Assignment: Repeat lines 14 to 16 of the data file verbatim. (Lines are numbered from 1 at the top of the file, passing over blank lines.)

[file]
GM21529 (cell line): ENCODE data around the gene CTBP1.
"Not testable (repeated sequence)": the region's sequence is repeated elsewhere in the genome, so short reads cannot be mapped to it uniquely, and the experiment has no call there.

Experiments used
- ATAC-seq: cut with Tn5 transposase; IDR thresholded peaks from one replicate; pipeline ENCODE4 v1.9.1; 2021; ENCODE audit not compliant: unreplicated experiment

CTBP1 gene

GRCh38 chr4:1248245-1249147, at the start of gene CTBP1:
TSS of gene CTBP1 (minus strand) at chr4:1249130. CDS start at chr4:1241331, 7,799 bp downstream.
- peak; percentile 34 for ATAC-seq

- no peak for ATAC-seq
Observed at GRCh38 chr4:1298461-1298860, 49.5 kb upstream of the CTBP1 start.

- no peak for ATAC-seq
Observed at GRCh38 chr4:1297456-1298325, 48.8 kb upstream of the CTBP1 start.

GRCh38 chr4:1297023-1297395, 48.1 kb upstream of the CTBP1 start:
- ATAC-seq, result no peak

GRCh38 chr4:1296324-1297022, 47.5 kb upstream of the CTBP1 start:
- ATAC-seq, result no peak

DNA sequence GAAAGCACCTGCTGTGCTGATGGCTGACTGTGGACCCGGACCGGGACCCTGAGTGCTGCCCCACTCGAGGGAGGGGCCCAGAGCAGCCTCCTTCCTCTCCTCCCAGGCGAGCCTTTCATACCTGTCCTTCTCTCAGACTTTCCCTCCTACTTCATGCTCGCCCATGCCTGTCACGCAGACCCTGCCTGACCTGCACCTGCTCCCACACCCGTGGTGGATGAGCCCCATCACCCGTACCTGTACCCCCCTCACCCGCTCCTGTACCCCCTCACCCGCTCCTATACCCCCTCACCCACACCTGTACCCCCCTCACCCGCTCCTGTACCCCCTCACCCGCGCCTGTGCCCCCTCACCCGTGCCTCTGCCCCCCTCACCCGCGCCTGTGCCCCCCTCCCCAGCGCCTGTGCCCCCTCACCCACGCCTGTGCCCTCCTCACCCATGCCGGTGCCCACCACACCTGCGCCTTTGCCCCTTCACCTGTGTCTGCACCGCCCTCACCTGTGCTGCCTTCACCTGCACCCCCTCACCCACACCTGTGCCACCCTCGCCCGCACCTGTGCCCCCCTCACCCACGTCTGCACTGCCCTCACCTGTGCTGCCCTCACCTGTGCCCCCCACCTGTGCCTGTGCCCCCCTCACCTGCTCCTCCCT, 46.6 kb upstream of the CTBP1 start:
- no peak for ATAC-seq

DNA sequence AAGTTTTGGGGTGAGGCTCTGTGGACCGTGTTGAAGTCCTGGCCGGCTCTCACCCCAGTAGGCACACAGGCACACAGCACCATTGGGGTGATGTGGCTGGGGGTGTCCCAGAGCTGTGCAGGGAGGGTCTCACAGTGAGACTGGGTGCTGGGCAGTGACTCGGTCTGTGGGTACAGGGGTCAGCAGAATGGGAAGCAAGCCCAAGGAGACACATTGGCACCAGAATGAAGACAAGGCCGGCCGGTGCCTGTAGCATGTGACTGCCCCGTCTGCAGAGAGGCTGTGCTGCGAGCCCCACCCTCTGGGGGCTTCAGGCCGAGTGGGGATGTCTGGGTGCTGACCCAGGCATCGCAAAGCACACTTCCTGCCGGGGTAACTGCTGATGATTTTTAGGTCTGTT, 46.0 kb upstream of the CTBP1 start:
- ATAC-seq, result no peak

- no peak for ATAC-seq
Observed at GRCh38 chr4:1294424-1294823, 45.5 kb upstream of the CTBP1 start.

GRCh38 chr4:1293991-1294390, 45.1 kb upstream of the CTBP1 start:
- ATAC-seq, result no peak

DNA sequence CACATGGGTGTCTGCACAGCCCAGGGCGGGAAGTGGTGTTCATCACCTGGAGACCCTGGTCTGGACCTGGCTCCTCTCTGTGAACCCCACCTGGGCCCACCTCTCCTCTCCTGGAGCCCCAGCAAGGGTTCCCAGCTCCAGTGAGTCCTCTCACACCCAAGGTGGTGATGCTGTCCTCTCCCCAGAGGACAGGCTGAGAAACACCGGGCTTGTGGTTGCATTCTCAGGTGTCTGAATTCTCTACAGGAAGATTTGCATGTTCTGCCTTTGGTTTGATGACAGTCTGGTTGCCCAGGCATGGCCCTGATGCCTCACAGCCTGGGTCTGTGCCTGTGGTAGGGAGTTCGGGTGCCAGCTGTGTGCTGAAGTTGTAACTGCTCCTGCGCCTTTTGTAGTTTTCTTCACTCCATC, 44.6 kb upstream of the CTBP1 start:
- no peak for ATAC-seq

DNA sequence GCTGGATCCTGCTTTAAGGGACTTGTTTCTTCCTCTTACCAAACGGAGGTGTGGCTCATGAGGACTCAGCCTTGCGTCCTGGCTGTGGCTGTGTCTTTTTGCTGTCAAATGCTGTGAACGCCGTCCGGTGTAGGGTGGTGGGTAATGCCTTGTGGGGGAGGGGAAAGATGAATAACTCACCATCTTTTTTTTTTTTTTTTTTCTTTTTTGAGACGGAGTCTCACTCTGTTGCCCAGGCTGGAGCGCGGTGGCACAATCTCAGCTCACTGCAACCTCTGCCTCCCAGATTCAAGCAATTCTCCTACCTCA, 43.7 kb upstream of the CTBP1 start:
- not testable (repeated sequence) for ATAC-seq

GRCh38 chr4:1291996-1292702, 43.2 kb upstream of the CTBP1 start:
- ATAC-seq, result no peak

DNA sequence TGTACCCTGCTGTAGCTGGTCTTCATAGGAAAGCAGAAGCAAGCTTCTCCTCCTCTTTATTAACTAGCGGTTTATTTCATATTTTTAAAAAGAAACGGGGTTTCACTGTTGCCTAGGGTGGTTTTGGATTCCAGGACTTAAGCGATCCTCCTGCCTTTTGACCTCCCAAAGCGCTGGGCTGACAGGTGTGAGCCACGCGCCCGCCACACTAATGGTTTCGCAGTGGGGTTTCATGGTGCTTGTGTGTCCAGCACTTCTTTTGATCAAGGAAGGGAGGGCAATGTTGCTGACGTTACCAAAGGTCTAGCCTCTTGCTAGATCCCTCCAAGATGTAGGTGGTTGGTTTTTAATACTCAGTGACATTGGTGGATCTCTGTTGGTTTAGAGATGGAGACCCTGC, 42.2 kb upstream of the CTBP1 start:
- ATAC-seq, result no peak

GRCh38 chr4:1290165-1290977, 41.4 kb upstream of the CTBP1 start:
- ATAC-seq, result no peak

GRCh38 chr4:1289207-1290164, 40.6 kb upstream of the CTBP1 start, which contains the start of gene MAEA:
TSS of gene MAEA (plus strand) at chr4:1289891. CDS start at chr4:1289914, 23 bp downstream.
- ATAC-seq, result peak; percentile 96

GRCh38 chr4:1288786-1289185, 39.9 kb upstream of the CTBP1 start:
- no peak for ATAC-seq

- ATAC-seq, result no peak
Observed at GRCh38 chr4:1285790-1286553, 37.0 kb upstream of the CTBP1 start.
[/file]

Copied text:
- ATAC-seq, result no peak

GRCh38 chr4:1296324-1297022, 47.5 kb upstream of the CTBP1 start:
- ATAC-seq, result no peak